SH: What are the biggest benefits of selling Eurail for travel advisors?
YD: It’s an opportunity for travel advisors to tap into selling a new method of travel that allows for flexibility and can in and of itself be an experience for the traveler. For example, with Eurail a traveler in Switzerland can take a trip aboard the Glacier Express through some of the most breathtaking winter scenery one can ever see, and this is just an example of one of our many scenic routes which can take travelers through vineyards in Italy and past castles in Germany or France. And if the client is experiencing a case of flygskam (flight shaming), an advisor can offer them travel via railway which is arguably one of the most sustainable forms of travel. Additionally, it has been proven that on distances of 1,000 to 1,500 km trains are often as fast as flying when one accounts for transport to/from the airport and airport waiting times with trains travelers arriving right in the city center. Furthermore, our products are commissionable, so it’s a win-win for both parties.
SH: Have there been any changes in Eurail travel patterns during the ongoing Covid situation? Does Eurail expect any of these trends to stick around?
YD: Like many of our cohorts in the industry, we’ve seen shortened booking windows as travelers delay solidifying their plans given the changing Covid situation and travel requirements. We anticipate this to continue for the time being but eventually as travel prices increase and events return, we will likely see people beginning to book further in advance.
When we looked at our rider data the same destinations continue to be popular amongst our travelers including Paris, Venice, Munich and Florence, to name a few. One name on the list that did stick out as a new addition was Metz, France, and upon looking into it further we concluded that it is likely because it is at the junction of France, Germany and Luxembourg and as such is used as a transit point by travelers. However, this city also happens to have a rich storied past with over 3,000-years of history so perhaps it’s a destination that will soon be trending.
SH: What trends in European rail travel was Eurail seeing pre-pandemic?
YD: Prior to the pandemic trends in European rail travel would be closely tied to trends within the larger travel industry. For example, with the success of Game of Thrones, we saw many U.S. travelers looking into booking travel through Croatia in hopes of visiting filming locations. France, Italy and Spain are amongst the European destinations that have always remained high atop everyone’s travel list, but we also did see a growing interest in more under-the-radar destinations like the Balkans.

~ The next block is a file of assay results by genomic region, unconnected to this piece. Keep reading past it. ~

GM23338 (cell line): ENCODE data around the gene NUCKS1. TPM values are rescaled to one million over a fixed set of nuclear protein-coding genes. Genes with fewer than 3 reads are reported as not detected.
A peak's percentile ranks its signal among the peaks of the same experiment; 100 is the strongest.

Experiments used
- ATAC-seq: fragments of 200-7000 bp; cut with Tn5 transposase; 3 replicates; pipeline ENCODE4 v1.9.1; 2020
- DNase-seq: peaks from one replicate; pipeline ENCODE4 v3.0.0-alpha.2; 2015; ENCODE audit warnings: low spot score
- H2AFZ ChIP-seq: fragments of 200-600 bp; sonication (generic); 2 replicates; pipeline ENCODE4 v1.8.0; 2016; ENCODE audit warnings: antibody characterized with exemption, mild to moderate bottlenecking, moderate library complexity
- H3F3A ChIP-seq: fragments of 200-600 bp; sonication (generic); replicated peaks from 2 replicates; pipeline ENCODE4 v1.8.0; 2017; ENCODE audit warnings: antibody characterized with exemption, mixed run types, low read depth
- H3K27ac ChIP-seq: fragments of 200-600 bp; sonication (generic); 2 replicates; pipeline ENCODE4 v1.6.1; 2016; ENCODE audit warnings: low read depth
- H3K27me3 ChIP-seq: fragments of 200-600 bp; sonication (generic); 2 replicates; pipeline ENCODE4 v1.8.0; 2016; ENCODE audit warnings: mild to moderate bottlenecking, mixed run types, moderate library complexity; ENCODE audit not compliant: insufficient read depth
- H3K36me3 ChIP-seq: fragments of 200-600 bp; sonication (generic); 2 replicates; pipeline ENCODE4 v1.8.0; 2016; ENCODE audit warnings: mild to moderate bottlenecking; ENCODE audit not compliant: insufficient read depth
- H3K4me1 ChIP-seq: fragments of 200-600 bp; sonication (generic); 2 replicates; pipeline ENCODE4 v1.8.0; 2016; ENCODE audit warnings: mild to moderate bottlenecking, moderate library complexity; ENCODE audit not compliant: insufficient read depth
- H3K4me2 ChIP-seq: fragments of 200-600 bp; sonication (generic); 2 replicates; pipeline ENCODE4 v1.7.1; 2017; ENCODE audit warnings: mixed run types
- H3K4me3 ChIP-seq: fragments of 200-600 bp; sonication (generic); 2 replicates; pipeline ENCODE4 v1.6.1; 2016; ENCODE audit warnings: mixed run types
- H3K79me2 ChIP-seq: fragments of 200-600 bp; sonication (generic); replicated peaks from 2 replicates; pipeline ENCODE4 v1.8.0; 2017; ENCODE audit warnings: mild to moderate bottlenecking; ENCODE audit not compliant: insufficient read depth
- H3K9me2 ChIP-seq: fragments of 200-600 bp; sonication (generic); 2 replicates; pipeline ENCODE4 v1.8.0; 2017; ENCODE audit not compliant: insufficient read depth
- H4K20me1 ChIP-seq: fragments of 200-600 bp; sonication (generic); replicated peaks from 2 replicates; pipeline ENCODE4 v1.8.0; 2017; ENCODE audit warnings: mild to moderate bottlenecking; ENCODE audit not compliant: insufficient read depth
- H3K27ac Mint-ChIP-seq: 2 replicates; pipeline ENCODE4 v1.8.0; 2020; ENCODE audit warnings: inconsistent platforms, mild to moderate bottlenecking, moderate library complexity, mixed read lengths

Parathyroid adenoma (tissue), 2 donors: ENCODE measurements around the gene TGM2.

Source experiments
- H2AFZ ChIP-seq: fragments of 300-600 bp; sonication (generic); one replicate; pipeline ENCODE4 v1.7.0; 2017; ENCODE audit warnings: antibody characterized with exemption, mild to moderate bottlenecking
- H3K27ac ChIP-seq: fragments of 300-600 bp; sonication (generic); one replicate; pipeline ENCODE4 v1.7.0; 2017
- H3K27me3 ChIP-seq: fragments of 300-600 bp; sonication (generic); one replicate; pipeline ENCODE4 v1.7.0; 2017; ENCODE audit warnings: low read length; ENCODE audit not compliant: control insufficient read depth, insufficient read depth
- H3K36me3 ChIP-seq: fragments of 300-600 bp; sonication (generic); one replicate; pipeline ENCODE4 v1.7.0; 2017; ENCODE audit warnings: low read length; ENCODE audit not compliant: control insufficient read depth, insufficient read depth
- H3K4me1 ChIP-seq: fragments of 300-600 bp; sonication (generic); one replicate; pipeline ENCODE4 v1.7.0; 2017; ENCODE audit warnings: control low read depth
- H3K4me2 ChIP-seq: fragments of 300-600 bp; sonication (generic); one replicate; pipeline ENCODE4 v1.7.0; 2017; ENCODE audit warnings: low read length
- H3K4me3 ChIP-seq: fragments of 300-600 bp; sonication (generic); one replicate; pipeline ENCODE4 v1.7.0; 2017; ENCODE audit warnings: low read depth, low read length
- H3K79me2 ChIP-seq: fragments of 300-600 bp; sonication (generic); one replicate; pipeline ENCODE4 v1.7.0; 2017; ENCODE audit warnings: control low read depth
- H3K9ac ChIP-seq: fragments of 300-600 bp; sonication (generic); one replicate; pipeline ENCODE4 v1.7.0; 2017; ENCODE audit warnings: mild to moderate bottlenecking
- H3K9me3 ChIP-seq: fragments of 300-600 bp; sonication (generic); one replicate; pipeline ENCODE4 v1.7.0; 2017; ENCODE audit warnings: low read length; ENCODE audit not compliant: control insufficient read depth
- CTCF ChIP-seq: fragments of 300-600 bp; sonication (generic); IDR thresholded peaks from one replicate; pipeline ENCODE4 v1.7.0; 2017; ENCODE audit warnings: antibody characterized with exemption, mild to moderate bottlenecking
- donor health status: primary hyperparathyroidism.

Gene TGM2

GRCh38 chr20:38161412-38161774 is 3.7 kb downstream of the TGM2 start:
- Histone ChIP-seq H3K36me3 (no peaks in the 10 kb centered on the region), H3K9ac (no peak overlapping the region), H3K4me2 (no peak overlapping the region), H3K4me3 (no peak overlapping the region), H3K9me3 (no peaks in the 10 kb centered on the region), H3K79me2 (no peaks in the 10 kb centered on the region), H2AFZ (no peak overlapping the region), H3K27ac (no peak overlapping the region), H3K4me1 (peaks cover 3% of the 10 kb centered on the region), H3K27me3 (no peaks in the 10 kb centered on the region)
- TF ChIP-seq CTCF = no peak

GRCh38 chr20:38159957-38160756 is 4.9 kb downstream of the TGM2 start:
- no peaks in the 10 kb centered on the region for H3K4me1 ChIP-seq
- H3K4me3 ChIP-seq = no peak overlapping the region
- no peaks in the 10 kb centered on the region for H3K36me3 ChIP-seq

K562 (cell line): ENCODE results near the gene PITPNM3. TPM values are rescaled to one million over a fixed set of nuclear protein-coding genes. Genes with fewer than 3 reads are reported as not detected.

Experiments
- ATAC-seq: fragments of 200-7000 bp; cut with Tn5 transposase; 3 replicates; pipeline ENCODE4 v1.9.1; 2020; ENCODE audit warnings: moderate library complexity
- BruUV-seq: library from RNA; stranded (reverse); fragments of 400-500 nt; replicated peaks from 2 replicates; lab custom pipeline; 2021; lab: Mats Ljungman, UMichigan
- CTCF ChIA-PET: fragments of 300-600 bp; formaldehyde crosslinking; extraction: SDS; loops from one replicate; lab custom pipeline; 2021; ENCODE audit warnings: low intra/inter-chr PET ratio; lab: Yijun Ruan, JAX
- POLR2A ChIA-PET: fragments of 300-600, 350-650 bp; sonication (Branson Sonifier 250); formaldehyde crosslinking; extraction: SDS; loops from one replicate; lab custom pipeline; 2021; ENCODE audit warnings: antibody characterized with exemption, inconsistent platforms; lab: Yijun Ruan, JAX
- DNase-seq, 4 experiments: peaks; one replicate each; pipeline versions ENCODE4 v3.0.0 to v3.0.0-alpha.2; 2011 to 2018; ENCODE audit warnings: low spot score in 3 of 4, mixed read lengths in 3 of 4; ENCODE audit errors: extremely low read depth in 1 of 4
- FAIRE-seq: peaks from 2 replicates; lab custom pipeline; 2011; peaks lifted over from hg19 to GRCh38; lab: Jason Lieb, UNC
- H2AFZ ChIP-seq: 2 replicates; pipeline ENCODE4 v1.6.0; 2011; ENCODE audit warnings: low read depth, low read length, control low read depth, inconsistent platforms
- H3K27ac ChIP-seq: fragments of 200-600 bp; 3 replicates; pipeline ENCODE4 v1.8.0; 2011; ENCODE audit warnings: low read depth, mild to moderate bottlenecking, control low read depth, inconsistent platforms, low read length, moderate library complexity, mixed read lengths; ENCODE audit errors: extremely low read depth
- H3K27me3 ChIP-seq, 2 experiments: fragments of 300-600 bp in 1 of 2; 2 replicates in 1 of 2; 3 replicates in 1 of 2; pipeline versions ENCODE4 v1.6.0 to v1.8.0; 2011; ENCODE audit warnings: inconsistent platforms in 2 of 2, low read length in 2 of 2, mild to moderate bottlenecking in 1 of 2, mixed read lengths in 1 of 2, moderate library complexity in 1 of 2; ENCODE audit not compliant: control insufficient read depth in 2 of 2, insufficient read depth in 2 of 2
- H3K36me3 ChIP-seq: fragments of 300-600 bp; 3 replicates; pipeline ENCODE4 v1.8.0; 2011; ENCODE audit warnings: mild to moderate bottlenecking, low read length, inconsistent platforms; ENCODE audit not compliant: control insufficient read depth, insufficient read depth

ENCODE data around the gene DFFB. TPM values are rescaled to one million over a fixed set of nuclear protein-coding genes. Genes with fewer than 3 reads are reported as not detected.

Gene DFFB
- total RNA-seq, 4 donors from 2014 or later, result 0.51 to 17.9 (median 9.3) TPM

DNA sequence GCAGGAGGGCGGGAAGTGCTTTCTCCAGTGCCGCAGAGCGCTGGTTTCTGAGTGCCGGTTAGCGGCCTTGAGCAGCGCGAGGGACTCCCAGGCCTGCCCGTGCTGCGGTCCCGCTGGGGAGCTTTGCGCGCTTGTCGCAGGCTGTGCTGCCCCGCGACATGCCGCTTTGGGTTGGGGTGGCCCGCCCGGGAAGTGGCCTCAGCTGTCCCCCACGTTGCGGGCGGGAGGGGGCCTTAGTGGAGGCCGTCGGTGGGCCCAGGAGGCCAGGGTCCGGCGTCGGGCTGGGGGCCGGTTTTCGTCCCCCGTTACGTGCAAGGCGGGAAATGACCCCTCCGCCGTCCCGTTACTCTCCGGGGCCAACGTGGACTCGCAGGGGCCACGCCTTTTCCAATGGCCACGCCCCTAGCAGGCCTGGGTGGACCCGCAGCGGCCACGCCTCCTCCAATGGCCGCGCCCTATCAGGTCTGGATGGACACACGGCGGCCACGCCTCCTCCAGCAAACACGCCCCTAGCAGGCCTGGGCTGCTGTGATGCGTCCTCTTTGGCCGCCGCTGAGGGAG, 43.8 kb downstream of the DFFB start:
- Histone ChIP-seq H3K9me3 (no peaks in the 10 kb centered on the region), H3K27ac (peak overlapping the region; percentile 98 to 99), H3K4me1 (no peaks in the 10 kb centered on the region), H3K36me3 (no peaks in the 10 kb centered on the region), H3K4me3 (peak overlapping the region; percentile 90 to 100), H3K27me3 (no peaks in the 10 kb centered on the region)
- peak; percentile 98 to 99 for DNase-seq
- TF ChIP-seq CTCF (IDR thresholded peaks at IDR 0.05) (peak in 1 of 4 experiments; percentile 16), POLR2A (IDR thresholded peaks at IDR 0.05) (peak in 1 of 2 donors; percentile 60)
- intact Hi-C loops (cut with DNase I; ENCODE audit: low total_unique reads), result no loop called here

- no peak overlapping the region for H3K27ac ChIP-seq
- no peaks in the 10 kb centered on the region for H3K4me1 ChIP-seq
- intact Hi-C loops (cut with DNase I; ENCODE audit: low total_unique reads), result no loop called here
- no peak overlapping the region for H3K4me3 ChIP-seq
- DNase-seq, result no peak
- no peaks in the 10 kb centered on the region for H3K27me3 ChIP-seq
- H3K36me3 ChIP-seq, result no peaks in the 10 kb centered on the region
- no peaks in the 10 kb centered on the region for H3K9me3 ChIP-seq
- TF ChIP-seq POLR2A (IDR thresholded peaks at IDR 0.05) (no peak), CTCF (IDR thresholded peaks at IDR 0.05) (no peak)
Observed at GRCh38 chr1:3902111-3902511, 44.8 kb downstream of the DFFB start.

SH: For people looking to travel off the beaten “track”, do you have any advice on countries and regions that, despite having good rail connections and destinations, see fewer Eurail travelers than others?
YD: The Baltic countries, which were only added last year so we would certainly recommend considering exploring those destinations once travel is more open. The cities of Riga, Tallinn and Vilnius are quite breathtaking and something that many of our travelers may not realize is that there are also options to access ferries to Sweden and Denmark, or vice versa, from the Baltics.
Eurail actively promotes travelers to ‘go one stop further’. While the European capitals are often high on the bucket list of our travelers, the train allows the discovery of many off-the-beaten-track destinations. These lesser-known destinations give travelers the opportunity of a unique experience and to beat the crowds, by just leaving the train on the next stop.
SH: I’ve always found that many people aren’t aware of all the added benefits of a Eurail pass, such as the discounts on various other travel experiences in Europe. Which one do you think we should all be talking about more?
YD: The two benefits that we should be talking about are the ferry discounts. We’ve already touched on a few ferry routes, but Eurail users can get discounted access to ferry companies across Europe. There are the Balearia ferries which run between mainland Spain and its cluster of Spanish Islands (the Balearic Islands), and also make their way to North African destinations like Morocco and Algeria. There are the Grimaldi lines which amongst its stops includes Malta, which one could consider an under-the-radar European destination. The option to travel via Ferry really broadens the opportunities for Eurail travelers. Next to that, there’s the Eurail Greek Island Pass that allows you to explore 53 Greek Islands by ferry with access to some of Greece’s most popular destinations including Crete, Mykonos and Santorini.